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Periscope: McLaughlin on fence in race for Abel seat

Well, it’s drama compared to most of the council races in Queens where the results are preordained — thanks to the wise leaders of the Queens County Democratic Party, who are kind enough to choose our...

By Sajan Kuriakos

There’s drama in the council elections in Bayside.

Well, it’s drama compared to most of the council races in Queens where the results are preordained — thanks to the wise leaders of the Queens County Democratic Party, who are kind enough to choose our leaders for us.

The 19th Council District, which covers Bayside and a small portion of Flushing, has two heavyweight contenders: Tony Avella, a loyal soldier of the Queens Democratic Party, and Arthur Cheliotes, a prominent labor leader who heads the 7,500 member Local 1180 of the Communication Workers of America.

But the protagonist in this tale of democratic principles is neither of the two. He is Flushing’s powerful five-term state assemblyman, Brian McLaughlin. McLaughlin, as it happens, is also the president of the Central Labor Council, an umbrella group of some 500 New York City unions which boasts a membership of 1.5 million workers.

Avella has made two heroic tries for City Council, in 1991 and 1993. He lost both primaries because the county and the late state Sen. Leonard Stavisky denied him support. But Queens politics, being as predictable as a flighty teenager and about as clean as Flushing bay, makes for strange alliances.

Today, Avella is the chief of staff for Leonard Stavisky’s wife and heir, state Sen. Toby Stavisky (D-Flushing). He is also the district leader of McLaughlin’s New Century Democratic Club. Charisma is not Avella’s strong point, but few doubt his loyalty to the party.

Hence, McLaughlin and Queens Democratic boss Tom Manton decided to reward him with a job at City Hall. He would, they decided, occupy the seat soon to be vacated by Republican Mike Abel.

Enter Arthur Cheliotes, who has less name recognition in the local community — Avella is better known through his work on quality-of-life issues, graffiti cleanup and the like. But Cheliotes, a longtime Bayside resident wants Abel’s seat.

Cheliotes’ ambitions pose a dilemma for McLaughlin. As a politician who has benefited from Avella’s services to him. McLaughlin owes his support to Avella. Yet, in his role as a labor leader he is expected by most union leaders citywide to support Cheliotes.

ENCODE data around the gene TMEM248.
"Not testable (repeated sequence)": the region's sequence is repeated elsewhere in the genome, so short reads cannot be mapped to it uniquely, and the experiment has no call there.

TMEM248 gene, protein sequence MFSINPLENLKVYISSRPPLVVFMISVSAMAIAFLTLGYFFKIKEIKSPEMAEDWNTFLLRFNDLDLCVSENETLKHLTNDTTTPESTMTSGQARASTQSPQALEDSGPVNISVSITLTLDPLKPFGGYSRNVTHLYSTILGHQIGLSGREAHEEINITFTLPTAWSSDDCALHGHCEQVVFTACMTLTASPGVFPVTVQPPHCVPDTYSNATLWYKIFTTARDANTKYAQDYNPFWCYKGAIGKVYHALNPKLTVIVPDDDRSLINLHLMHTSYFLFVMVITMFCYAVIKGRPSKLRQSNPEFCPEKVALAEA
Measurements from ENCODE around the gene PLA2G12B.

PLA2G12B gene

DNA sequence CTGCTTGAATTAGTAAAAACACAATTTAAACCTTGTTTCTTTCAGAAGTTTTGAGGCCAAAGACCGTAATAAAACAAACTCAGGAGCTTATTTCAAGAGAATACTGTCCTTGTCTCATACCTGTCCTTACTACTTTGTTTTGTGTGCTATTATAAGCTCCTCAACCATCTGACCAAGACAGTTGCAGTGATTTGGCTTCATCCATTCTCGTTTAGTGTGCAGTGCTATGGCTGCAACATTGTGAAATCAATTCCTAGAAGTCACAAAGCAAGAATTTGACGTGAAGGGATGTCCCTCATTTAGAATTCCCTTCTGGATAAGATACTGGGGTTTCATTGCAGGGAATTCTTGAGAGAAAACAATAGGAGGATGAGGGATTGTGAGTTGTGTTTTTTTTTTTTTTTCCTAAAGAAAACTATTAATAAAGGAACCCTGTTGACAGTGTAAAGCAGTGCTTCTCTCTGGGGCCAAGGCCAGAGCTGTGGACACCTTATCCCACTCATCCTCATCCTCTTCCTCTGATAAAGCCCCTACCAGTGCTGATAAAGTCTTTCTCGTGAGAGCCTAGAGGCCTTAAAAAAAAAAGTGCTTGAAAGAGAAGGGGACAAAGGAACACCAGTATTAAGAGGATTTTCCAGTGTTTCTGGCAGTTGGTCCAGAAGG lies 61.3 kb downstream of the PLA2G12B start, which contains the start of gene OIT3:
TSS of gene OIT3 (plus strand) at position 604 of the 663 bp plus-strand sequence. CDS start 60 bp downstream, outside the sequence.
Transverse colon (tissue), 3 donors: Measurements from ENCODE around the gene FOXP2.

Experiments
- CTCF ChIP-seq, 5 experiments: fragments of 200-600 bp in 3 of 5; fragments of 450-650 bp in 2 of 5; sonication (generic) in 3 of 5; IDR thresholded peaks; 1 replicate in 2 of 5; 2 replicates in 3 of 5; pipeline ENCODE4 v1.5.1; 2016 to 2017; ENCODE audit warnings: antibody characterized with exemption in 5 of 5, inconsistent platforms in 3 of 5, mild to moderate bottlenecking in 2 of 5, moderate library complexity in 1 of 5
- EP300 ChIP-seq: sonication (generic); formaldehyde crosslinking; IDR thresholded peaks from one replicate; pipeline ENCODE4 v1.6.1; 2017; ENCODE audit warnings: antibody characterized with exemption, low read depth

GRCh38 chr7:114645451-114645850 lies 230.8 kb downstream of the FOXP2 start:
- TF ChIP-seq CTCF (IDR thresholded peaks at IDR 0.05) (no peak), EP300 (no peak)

In fact, the executive board of the Central Labor Council, independent of McLaughlin, has already decided to support Cheliotes. This means free union help for the Cheliotes camp — volunteers to man phone banks, collect petitions and knock on doors.

Let it be understood now that McLaughlin’s influence extends outside his district. The stunning 1996 victory of Democrat Ann Margaret Carrozza, who snatched Bayside’s assembly seat from the Republicans’ slumbering Doug Prescott, was due in no small part to McLaughlin’s help. Cheliotes needs McLaughlin’s backing to win, even if the Central Labor Council has voiced his support for his candidacy.

In a recent phone interview, McLaughlin hemmed and hawed about his position. He has not endorsed anyone in the Bayside race he said. But what about the backyard barbecue he hosted for Avella, and the $250 he gave to his campaign? “That’s support, not an endorsement,” McLaughlin explained.

Now on the other hand, his wife Eva presented the Cheliotes camp with a $200 check. Both Avella and Cheliotes are understandably confused. In recent interviews both seemed to think McLaughlin was in their camp.

Avella might be closer to the truth. It is clear that Manton has given his nod to Avella. To date, McLaughlin has not crossed his chief. And he’s not about to do so now. Further, both Manton and McLaughlin stand to gain if Avella wins. Manton, because he will be all the more closer to keeping a firm hand on the Queens delegation in City Hall, thereby having some power over who the next speaker would be. McLaughlin would benefit because City Councilman Avella would belong to his club, thereby increasing the club’s power and influence.

It is important to note that the club is also fielding John Liu, a frontrunner in the Flushing council race. The New Century Democrats already has helped elect Joe Dorsa — sort of an older version of Avella — to the Queens civil court and two councilman would only enhance the club’s clout.

Labor leaders have also criticized Cheliotes for not being hard enough on McLaughlin. He has not insisted that the assemblyman show his hand. “The reason McLaughlin cannot be damaged as a labor leader,” said one union activist and Cheliotes supporter, “is because Arthur has not pushed him against the wall.”

In interviews with several labor activists, it was apparent that McLaughlin would most likely ride this squall out. “It might come to the other labor leaders giving McLaughlin a free pass on this one,” said one union leader. “They might decide this is his backyard and he should decide what to do.”

All right, but what does this prove? It proves that democracy is feeble and arthritic in this borough. OK, the entire city. Democracy is being propped up, guided and told where to go by a few powerful men like McLaughlin and Manton. The people have no say, either because they don’t care or are too tired to care.

In any case, every democracy deserves the leader it gets.

Sajan P. Kuriakos can be reached at skuriakos@aol.com. His columns appear every other week.

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